Why do I need to exercise caution in using websites as sources?
The internet is a vast repository of raw material on almost any subject imaginable. The democratic nature of the Web, however, is precisely what makes it problematic as a research tool. Anyone can design and post a website; since there is no oversight, websites may contain erroneous, biased, and even inflammatory information (BTW, this includes Wikipedia). By contrast, scholarly books and journal articles are published only after rigorous evaluation by knowledgeable referees, which makes them much more reliable sources. Using printed sources—from Woodruff or that are available online (also including newspaper articles)—is more likely to yield the sort of information you will need for your paper. Potential exceptions to this: when the subject of a paper is an analysis of web pages themselves or of the appearance of a particular topic on the web, then it's acceptable to use these sites as research sources. However, in this case the websites are not being used as refereed sources of accurate information.
I've looked at some materials online but I'm still having trouble figuring out a topic; I'm not sure if my idea is too broad (or too narrow) or whether it's even feasible to pursue. What should I do?
That's easy: consult with me, either during office hours or by e-mail. Preferably the former, since it allows for a fuller discussion and real-time give and take. The final paper shouldn't be just a mechanical exercise but rather a genuine learning experience in which you enter into a dialogue with others —scholars, your classmates, your professor – who are equally engaged by the subject of urban dynamics and the representation of cities in fictional and non-fictional texts by Spanish/Latin American/Latinx writers. To achieve this, you need to begin with a topic that's on sure footing. See the examples below to get you started thinking about how topics can be delimited.
EX: “Children in Spanish cities“ (too broad)
“Violence and the Everyday: Barcelona Children's Experience in the Civil War ” (much more specific; looks at a well-defined sector of Barcelona's population at a key historical moment; could refer to one of the texts we've read--i.e., La Plaza del Diamante--but certainly would go beyond literary analysis to include also sociological and historical information).
EX: “Cities and globalization in contemporary Spain” (lacks focus: in which cities? which aspects of globalization--economic, technological, cultural?)
“McMadrid: Landscapes of Global Consumerism in Spain's Capital, 2000-2015” (more coherent; limits the discussion to a specific city; considers the rise in fast food restaurants as symbolic urban spaces and their impact on local business and culture during a specific time period).
EX: “Sex and the city in the Hispanic world” (the catchy title notwithstanding, this encompasses too many discourses: literature, politics, medicine, gender theory, etc.)
“Spaces of Homosexuality in Madrid: Emergent Communities Since 1975” (shifts the focus to a a single aspect of gender/sexuality and narrows discussion to a few concrete aspects, including possibly symbolic geography and social policy, emphasizing notions of social networks; could include references to literature or film).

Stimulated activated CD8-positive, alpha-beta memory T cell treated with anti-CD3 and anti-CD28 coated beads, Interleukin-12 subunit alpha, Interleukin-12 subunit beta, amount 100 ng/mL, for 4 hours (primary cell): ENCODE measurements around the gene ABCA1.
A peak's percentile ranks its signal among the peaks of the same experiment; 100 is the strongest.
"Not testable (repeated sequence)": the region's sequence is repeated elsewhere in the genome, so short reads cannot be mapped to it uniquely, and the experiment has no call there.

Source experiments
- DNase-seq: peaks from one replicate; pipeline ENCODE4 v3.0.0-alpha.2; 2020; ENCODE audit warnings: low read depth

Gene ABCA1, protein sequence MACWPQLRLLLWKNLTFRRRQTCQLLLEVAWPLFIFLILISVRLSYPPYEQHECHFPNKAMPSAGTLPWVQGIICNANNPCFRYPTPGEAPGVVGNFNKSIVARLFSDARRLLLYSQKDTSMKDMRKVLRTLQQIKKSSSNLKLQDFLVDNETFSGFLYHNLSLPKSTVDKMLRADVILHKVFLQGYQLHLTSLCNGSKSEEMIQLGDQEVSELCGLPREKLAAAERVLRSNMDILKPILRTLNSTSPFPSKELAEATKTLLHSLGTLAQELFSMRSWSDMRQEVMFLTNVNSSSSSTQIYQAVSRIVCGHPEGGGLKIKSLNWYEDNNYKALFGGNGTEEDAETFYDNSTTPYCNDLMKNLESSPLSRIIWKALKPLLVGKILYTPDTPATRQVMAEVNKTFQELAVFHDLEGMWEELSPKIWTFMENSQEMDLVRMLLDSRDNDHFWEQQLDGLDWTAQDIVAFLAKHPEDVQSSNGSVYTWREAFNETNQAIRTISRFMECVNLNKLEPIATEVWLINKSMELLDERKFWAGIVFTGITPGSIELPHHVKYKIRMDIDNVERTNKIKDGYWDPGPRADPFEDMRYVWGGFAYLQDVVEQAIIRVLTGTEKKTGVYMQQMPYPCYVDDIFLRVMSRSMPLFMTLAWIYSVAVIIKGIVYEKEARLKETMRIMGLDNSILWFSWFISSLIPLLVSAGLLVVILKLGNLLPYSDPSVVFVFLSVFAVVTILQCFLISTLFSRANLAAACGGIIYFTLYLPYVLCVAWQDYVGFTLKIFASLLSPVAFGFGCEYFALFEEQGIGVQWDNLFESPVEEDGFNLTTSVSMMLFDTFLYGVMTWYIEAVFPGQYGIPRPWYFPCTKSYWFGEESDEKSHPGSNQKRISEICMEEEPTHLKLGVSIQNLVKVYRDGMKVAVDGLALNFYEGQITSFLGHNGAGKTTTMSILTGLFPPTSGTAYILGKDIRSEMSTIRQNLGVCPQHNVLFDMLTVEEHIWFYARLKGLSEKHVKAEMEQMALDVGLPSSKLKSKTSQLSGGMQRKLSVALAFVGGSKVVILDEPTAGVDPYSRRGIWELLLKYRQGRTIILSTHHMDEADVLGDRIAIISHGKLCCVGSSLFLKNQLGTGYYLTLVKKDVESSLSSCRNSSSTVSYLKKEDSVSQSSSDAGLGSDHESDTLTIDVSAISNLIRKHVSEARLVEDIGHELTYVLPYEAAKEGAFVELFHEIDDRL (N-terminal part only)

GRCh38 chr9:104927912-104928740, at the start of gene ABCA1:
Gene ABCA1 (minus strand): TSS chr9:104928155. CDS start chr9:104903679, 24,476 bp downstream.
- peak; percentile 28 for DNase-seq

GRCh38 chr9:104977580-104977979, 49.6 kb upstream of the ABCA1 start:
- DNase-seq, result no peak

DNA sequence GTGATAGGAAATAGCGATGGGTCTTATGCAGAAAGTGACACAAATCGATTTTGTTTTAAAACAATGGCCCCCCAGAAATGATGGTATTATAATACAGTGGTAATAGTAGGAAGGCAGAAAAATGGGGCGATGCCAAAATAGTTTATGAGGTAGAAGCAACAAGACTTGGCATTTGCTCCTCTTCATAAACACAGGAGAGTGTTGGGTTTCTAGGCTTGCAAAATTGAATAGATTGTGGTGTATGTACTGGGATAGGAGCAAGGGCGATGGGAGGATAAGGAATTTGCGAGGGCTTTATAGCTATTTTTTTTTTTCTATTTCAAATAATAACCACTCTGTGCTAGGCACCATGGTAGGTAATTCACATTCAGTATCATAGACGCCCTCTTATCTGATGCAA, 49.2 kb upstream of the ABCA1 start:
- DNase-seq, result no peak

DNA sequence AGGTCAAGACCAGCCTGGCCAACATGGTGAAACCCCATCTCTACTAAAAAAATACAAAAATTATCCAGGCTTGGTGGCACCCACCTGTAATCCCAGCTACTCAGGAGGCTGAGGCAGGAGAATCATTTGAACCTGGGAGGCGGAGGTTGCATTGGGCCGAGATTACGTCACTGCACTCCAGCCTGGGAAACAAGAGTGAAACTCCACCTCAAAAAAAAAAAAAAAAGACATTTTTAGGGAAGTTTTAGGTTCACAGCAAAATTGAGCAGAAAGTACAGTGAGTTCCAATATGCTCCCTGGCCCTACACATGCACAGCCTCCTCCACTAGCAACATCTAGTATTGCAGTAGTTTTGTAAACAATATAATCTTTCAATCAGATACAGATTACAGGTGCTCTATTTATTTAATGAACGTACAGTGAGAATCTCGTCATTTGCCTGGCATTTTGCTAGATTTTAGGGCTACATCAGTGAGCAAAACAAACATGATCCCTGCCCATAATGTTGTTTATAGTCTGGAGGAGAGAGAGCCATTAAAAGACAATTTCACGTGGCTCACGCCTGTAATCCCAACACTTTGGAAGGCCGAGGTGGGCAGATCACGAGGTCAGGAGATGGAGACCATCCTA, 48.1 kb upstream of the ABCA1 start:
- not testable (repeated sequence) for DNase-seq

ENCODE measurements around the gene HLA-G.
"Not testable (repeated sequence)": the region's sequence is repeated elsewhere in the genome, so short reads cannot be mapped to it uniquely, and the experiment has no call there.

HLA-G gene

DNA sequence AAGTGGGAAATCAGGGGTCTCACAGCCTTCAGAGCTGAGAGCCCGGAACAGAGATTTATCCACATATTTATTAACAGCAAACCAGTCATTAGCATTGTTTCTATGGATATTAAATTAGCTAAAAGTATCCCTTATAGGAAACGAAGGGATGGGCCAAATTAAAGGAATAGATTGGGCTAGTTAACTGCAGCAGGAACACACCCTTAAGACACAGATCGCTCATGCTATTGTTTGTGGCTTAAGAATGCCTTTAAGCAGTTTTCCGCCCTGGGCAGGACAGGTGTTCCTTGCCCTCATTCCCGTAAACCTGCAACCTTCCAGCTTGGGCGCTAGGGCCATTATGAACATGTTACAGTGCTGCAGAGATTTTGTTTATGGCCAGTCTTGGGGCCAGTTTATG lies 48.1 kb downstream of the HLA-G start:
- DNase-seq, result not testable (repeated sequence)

EX: “Nuyorican Poetry” (more of a survey than an in-depth analysis: which poets/texts? Read from what sort of perspective?)
“ ‘Aliens’ and Alienation: The Bilingual Experience of Ethnicity in the Nuyorican Poetry of Pedro Pietri and Miguel Piñero” (sets up a comparative reading of two major poets with attention to linguistic markers of identity as an expression of urban discontent).
EX: “Art in Latinx New York“ (suggests a superficial, kitchen sink approach)
“Questioning Identity and Community in Two Exhibits of New York's El Museo del Barrio” (focuses on a specific cultural institution; compares the interrogation of identity in a series of museum exhibits/programs that include art, performance, etc. Note that during the pandemic this museum, like many others, has made its exhibitions available online).
EX: “Terrorism in the Spanish city” (somewhat vague: could refer to physical destruction, psychological and/or economic impact; terrorism committed by whom?)
“Remembering 11-M: Madrid's Memorialization of the March 11, 2004 bombing at Atocha Station” (much more specific; focuses on a single terrorist event and the monument built to commemorate it, evaluating whether a sense of collective urban solidarity emerged in the bombing's aftermath).
I’d like to focus my research on representations of cities in film. What are suggestions for additional films that deal with Barcelona, Madrid, and/or NY?
For additional films that focus on urban issues, see the partial list below. The majority are fiction films; documentaries are marked by an asterisk:
José Luis Guerín, En construcción (BCN, 2001)*
Cesc Gay, En la ciudad (BCN, 2003)
Jo Sol, El taxista ful (BCN, 2005)
Alejandro González Iñárritu, Biutiful (BCN, 2010)
Pedro Lazaga, La ciudad no es para mí (MAD, 1965)
Mario Camus, La colmena (MAD, 1982)
Basilio Martín Patino, Madrid (MAD, 1986)*
Pedro Almodóvar, Mujeres al borde de un ataque de nervios (MAD, 1989)
Montxo Armendáriz, Historias del Kronen (MAD, 1994)
Alex de la Iglesia, El día de la bestia (MAD, 1995)
Fernando León de Aranoa, Barrio (MAD, 1998)
Alex de la Iglesia, La comunidad (MAD, 2000)
Basilio Martín Patiño, 15M, Libre te quiero (2012)*
Jonás Trueba, Los ilusos (MAD, 2013)
Jaime Rosales, Hermosa juventud (MAD, 2014)
Jerome Robbins y Robert Wise, West Side Story (NYC, 1961)
Leon Ichaso y Orlando Jiménez Leal, El súper (NYC, 1979)
I Like It Like That (NYC, 1994)
Ángel Muñiz, Nueba Yol (NYC, 1995)
Julian Schnabel, Before Night Falls (NYC, 2000)
Alfredo de Villa, Washington Heights (NYC, 2002)
Peter Sollett, Raising Victor Vargas (NYC, 2002)
Gloria La Morte y Paola Mendoza, Entre nos (NYC, 2009)
Cruz Ángeles, Don’t Let Me Drown (NYC, 2009)